God’s action of reconciling the world to himself through the death and resurrection of his Son Jesus Christ is the source of ethical motivation for Paul. With this act, God freely bestows on us our true identity. We are no longer slaves of sin but children of God. It is from this sonship and daughterhood that our behavior must flow. God’s grace empowers us to act according to this new identity.
Pauline ethic may be summarized in three simple, yet loaded words: Identity informs behavior. In other words, what one externalizes in action must flow from the interior conviction of who one is. It is an appeal to become in one’s character and conduct what God’s action in Christ has made a person to be. This appeal implies two things— first, a person is morally obliged to work for a clear, honest and profound knowledge of self; and second, one is to make a sincere effort, in response to God’s grace, to align one’s actions with what one discovers to be his/her true identity. This is integrality in the Pauline sense.
Paul’s ethical appeal is not tied to a particular time and culture, but remains relevant for all ages and situations—even for us today. Responding to this appeal is an ongoing work of a lifetime.
Identity is a complex matter. It is like a series of layers piled one on top of the other. The most fundamental layer is our identity as created beings. We are not the author of ourselves. We are mere creatures. Debates about the death penalty, the hideous crime of abortion, experiments in genetic engineering aimed at producing genetically superior human beings through unnatural means, the senseless and irresponsible destruction of our environment…they all boil down to a failure to recognize that we are only stewards and not masters of the created order. These are cases in which identity fails to inform behavior.
In the next layer, we find our identity as human beings with a common divine paternity. If only this identity would inform our behavior, it could be the secret to mutual respect among individuals and among nations. All violations against human rights, all forms of discrimination, wars and similar forms of senseless violence point to behaviors that do not recognize this identity as human beings with a common divine paternity. Again, identity fails to inform behavior.
Our faith confession is a further layer of our complex identity. Statistics even from some nations that are predominantly Christian witness to destructive division that blocks progress, selfish interests, indifference to the poor, the cult of personality (both in show business and politics): an environment that easily leads us to speak, act and vote in ways that compromise Christian values and principles. Our Christian identity fails to inform behavior.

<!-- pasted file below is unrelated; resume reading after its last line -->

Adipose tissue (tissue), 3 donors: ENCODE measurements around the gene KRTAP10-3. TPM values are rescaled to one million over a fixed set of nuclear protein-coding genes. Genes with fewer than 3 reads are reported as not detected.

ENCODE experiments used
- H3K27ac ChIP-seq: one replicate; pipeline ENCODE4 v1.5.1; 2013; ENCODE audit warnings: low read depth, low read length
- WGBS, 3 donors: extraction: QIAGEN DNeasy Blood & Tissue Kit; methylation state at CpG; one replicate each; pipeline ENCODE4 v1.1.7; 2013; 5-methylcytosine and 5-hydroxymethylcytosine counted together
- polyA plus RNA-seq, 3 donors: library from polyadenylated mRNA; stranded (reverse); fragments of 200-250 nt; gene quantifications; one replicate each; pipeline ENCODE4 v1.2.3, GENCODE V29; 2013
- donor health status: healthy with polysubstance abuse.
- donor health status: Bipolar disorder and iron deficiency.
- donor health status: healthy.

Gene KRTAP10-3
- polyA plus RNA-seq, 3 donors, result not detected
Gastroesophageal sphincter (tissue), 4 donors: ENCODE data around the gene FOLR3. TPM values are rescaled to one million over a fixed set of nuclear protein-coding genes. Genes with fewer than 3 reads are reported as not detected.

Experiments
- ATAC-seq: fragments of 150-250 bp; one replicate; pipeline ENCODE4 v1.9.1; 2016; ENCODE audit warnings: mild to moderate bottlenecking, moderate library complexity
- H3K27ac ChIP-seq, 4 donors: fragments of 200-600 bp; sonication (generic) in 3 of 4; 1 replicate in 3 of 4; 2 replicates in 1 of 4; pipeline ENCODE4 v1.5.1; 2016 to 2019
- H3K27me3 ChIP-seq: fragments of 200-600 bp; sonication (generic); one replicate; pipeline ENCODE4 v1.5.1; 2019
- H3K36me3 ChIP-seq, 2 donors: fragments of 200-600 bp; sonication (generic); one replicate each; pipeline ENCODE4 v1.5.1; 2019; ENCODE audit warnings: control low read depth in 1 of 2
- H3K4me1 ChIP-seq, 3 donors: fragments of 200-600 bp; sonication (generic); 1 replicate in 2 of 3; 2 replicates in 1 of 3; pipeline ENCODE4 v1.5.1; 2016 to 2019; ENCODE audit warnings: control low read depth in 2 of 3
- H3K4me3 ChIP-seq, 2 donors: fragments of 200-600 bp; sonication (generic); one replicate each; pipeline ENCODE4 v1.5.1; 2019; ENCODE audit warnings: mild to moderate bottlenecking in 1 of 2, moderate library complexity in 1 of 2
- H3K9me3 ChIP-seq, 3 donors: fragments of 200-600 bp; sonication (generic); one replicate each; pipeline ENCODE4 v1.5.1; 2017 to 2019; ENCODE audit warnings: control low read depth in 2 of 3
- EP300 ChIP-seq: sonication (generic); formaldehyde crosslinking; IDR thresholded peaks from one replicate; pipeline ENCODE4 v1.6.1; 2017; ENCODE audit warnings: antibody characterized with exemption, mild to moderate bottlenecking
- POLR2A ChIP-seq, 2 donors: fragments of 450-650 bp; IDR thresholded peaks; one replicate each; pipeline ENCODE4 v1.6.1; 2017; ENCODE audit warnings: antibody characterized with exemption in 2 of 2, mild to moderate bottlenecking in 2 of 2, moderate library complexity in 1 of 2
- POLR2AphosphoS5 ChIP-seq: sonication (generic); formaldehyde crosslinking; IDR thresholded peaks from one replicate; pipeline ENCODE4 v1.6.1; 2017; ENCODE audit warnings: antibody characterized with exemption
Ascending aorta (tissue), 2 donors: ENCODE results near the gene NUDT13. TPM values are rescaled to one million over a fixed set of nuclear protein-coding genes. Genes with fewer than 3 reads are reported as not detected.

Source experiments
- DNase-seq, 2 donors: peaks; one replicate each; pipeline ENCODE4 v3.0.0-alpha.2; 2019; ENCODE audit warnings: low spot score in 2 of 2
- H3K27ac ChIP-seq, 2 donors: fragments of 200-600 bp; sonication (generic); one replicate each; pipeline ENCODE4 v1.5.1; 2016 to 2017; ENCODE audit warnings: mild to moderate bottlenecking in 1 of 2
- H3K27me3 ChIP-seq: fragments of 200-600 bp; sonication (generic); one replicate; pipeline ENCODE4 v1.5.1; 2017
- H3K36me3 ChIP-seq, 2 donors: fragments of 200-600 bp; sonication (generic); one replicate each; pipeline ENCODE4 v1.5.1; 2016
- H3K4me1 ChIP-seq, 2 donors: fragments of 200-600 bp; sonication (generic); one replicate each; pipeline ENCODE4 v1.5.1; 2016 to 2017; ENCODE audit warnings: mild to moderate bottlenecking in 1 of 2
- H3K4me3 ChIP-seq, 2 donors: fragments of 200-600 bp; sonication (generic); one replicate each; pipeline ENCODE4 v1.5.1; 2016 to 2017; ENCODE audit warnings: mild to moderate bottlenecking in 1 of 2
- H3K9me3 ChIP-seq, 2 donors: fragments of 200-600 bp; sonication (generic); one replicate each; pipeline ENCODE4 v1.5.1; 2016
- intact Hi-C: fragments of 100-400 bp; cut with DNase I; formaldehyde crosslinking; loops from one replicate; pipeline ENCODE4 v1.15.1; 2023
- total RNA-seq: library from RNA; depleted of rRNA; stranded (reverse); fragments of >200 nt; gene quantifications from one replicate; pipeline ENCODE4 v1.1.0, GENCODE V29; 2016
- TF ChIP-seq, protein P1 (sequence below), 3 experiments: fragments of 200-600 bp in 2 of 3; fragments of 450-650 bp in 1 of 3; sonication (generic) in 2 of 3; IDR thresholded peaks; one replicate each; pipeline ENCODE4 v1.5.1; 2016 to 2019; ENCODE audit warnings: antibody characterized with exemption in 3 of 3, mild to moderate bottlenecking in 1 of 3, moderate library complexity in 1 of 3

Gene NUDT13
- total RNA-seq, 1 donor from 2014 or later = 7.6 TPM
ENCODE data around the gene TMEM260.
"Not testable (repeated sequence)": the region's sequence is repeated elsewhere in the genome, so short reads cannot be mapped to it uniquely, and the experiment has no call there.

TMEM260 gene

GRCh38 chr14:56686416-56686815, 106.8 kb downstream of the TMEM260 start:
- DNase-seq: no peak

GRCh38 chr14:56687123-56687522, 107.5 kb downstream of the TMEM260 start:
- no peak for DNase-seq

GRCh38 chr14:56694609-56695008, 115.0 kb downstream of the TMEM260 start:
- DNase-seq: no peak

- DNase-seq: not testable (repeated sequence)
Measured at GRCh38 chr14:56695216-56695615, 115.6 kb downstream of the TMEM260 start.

The layer that comes next is vocational identity—Called by God, priests, religious and married people have a common calling to witness to God’s fidelity. But today there is an undeniable crisis of commitment, be it among the married, the clergy or religious. Marital infidelity is on the rise, while sex scandals among the clergy saturate the media. All these expose a weakness of vocational identity that could not sustain a coherent behavior.
“The unexamined life is not worth living,” said the Greek philosopher Socrates. Unless we are in touch with our identity and are able to own it, it cannot motivate us to act. Paul tells us that Christ has transported us from the realm of sin to the realm of God by paying the ransom with his own blood. We have been given the spirit of adoption. When we cry “Abba! Father!” it is that very Spirit bearing witness with our spirit that we are children of God (cf. Rom 8:15-16).
Are we convinced of this? The urgent task and challenge ahead of us is to grow in our consciousness of this identity. Only when we have claimed it as our own, can it empower us to act in a way that would prove the truth in the saying, “like Father like children.”
Excerpted and adapted from Glimpses of Paul and His Message
Bernardita Dianzon, FSP, is a member of the Daughters of St Paul. She obtained her Licentiate in Sacred Scriptures from the Pontifical Biblical Institute and her Doctorate in Sacred Theology from the Loyola School of Theology, where she also teaches the Letters of St Paul and biblical Greek.
About the image:
St Paul, by the Master of the Getty Epistles, illuminator (French, active about 1520-about 1549); Tempera colors and gold paint on parchment. Leaf: 16.5 X 10.3 cm. The J. Paul Getty Museum, Los Angeles, Ms. Ludwig I 15, fol. 5v.